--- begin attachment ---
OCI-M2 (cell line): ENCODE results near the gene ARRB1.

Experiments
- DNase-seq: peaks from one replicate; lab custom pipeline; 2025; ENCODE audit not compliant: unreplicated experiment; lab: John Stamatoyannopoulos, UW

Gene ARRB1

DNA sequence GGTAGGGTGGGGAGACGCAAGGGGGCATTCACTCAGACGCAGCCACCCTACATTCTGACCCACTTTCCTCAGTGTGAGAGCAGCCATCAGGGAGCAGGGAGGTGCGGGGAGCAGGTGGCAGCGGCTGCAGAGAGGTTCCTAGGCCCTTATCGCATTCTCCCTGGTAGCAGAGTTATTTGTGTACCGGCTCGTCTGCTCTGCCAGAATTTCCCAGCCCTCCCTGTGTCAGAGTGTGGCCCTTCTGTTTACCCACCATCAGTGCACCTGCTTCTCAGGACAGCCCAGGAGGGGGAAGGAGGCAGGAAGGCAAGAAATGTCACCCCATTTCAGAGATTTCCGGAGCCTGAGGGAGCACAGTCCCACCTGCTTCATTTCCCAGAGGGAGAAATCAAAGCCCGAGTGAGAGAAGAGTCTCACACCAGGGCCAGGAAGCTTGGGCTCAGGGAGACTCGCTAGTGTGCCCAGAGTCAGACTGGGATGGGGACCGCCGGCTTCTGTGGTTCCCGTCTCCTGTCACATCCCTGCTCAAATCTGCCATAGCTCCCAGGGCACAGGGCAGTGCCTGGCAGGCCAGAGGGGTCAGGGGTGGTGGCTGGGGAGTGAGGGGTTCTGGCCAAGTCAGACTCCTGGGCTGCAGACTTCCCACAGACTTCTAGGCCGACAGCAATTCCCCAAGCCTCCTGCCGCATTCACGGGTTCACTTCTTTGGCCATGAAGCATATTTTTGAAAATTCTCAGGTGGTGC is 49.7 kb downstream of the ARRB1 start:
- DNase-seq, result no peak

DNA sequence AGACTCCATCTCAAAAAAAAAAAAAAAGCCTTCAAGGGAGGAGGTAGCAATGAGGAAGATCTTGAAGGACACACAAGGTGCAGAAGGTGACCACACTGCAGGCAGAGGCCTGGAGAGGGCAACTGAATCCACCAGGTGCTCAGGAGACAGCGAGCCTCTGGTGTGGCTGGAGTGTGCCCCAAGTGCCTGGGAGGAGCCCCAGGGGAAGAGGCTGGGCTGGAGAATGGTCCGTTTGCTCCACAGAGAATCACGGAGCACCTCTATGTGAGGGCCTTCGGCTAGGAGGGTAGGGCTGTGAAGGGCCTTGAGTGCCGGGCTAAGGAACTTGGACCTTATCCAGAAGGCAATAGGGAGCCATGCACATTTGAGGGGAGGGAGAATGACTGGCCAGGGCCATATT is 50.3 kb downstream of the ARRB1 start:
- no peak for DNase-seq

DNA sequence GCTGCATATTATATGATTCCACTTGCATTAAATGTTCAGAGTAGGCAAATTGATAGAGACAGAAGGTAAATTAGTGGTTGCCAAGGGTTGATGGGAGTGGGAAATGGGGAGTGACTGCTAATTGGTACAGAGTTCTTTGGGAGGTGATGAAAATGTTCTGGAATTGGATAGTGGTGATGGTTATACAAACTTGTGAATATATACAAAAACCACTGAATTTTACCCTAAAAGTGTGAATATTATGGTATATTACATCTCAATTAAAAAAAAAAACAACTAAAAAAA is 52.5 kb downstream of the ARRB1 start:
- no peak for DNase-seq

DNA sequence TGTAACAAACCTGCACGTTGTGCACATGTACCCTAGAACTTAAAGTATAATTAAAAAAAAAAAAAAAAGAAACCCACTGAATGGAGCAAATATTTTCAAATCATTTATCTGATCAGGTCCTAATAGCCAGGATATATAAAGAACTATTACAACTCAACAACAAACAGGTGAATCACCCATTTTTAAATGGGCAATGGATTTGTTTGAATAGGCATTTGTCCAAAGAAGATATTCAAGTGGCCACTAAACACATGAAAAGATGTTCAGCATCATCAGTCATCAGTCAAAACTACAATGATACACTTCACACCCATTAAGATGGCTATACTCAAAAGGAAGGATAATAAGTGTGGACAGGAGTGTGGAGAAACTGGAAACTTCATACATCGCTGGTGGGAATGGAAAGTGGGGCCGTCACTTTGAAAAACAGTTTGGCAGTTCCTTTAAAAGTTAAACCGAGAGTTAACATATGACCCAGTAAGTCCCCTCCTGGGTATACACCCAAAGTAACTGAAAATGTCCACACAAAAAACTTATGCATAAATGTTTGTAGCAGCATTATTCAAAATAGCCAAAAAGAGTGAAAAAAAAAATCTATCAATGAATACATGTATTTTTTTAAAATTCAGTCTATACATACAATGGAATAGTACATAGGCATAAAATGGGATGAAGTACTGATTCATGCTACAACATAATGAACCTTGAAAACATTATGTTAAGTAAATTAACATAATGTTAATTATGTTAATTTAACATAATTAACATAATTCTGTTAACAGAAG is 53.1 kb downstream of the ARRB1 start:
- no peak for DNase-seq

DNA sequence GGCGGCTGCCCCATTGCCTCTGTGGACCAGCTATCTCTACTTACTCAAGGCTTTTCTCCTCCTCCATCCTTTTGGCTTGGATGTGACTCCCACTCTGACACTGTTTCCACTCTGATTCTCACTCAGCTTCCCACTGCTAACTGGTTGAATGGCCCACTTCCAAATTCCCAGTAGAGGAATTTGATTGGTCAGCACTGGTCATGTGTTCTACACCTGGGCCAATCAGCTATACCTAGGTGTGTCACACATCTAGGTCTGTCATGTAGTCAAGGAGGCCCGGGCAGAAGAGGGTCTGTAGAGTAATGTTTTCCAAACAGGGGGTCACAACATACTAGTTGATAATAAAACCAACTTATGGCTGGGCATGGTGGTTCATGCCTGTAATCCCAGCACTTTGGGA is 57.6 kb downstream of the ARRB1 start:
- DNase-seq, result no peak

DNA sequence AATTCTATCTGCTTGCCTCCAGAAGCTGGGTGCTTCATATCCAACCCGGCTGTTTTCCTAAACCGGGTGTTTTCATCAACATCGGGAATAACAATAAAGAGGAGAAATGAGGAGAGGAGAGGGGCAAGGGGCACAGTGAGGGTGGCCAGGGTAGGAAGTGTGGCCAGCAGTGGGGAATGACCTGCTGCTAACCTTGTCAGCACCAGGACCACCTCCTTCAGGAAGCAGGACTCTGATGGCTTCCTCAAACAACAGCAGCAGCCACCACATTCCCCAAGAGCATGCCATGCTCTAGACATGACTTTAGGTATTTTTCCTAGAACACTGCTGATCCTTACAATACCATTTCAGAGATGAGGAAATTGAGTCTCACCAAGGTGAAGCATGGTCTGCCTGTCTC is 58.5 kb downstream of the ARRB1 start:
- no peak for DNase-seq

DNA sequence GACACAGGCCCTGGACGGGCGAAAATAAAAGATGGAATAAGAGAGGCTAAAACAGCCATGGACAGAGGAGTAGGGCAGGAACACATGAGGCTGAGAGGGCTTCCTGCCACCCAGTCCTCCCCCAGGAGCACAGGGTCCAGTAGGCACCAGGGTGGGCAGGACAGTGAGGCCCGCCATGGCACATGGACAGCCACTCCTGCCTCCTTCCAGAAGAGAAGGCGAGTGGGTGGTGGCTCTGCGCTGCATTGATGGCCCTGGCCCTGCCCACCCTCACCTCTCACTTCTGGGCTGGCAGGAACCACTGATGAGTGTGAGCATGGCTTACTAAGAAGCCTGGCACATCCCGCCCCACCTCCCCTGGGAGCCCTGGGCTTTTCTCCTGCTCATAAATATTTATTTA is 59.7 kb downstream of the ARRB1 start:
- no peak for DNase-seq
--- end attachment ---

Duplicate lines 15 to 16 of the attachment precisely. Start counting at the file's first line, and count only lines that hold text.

DNA sequence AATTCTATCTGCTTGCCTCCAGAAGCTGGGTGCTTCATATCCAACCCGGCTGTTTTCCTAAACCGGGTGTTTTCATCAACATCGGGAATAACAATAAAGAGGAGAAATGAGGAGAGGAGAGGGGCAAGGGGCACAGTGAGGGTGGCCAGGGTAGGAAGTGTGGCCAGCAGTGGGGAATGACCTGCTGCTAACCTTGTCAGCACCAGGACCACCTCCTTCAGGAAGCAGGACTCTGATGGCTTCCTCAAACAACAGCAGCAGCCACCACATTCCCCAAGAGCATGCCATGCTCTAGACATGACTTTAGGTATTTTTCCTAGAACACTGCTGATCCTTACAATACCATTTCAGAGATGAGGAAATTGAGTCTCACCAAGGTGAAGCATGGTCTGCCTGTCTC is 58.5 kb downstream of the ARRB1 start:
- no peak for DNase-seq